But of course it is wonderful when people speak both official languages when they live in a bi-lingual country. But it is unfair to expect that they all can.

    Yet I find it strange to determine the (x)linguism of a country depending on the (x)linguism of either the entire or just a "considerable" portion of the population, or as a regional feature. I would say that any country where more than one language exist as the "native languages" of people, are bi/multilingual. And yes, that goes for pretty much every single country. Obviously not everyone will speak both or all languages. But the country has multiple languages nonetheless! (Some recognised, others not, unfortunately.) The fact that whether people are bilingual/multilingual depends on their actual capacity to speak those languages I see as a different matter.
     
    I think "Cape Verde" is a truly bilingual country where everyone speaks Portuguese and Crioulo.

    These kinds of countries are more likely to be bilingual:

    *Countries where people speak any kind of creole. Local people tend to speak both their own creole and the ex-colonial language.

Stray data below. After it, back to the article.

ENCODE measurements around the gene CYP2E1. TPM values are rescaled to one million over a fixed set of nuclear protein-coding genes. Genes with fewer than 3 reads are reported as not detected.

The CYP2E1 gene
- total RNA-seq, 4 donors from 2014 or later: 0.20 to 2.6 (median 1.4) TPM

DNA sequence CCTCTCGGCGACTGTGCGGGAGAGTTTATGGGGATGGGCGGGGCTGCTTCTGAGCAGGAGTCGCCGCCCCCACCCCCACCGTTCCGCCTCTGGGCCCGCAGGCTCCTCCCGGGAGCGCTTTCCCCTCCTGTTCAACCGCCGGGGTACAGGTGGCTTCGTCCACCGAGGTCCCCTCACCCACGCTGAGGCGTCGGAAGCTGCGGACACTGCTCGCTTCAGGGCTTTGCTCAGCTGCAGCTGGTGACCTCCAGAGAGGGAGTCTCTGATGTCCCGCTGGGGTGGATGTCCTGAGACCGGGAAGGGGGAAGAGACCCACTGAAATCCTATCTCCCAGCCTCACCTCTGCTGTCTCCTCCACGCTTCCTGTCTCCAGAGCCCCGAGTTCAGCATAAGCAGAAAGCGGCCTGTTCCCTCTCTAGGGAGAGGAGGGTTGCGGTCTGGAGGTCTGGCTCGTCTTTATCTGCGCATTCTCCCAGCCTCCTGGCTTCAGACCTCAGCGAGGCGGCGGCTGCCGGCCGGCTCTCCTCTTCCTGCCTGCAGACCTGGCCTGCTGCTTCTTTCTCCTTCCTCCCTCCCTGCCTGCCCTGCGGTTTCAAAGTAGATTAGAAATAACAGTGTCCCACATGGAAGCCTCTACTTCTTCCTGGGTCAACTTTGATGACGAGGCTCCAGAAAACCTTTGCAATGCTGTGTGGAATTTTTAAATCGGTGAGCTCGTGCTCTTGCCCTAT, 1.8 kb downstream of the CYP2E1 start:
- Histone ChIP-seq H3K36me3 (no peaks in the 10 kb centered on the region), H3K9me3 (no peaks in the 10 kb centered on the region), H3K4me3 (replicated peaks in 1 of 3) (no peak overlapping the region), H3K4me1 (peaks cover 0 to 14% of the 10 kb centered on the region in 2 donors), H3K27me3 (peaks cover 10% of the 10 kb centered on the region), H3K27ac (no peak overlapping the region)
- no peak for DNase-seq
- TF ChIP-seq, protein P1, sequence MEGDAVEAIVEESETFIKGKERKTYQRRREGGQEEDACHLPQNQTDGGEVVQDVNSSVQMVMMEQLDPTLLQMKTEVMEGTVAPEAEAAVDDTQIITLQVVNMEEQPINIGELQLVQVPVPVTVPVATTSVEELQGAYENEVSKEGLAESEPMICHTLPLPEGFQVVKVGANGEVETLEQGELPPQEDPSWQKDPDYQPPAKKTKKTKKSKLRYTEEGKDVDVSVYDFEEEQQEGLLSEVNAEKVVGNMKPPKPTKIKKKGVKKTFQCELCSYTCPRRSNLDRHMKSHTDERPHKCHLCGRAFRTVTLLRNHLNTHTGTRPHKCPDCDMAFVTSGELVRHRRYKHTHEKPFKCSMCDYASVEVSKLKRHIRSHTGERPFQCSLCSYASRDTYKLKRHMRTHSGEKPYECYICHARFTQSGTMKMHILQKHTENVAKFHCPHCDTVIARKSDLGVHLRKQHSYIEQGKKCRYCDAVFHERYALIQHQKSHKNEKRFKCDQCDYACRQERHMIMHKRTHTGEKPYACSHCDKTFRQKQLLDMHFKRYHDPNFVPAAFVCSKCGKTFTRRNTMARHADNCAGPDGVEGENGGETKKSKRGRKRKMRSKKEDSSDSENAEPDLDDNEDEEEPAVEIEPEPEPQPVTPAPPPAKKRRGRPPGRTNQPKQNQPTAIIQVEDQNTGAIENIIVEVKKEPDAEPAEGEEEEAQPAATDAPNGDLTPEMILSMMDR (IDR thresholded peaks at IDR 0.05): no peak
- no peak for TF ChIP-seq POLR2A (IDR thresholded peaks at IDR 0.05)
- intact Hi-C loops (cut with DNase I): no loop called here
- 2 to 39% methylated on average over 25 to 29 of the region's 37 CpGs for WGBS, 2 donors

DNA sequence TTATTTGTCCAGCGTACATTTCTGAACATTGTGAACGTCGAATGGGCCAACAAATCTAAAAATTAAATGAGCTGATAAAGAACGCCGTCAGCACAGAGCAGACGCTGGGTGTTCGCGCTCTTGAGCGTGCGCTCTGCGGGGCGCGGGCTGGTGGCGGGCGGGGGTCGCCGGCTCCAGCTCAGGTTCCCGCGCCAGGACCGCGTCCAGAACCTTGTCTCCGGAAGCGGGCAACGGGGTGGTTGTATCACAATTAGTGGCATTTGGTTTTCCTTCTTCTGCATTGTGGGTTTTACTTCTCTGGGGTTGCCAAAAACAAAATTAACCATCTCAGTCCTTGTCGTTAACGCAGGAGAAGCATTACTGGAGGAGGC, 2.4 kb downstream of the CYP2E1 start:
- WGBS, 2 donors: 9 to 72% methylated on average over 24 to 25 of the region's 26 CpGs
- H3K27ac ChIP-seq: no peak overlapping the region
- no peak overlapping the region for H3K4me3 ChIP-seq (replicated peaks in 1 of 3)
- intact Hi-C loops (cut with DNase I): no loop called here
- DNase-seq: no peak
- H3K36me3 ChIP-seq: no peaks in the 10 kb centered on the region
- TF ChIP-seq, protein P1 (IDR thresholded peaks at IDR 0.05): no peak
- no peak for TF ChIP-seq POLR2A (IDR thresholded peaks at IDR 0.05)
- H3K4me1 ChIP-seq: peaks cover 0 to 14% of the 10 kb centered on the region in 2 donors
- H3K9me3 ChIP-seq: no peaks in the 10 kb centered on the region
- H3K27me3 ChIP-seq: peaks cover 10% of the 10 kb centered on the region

*Countries with so many different dialects.

    *Countries where there are different regional languages.

    Can somebody stop this "but in Holland everyone speaks English so is it a bilingual country?" thing. Of course not, in Holland peoples' mother tongue is Dutch not English. But Frisians may be bilingual both in Dutch and ......Frisian. One needs a (near) native proficiency to be able to talk about a bilingual situation in a bilingual country.

    P.S. Please, don't quote from me and ask for a reply because I may not visit this thread again.
     

    Mimi2005

    Senior Member
    dutch/english
    The province of Friesland (Frisia) in the Netherlands is largely bilingual, most local people can speak Frisian and Dutch. Just the Dutch "import" speaks only Dutch.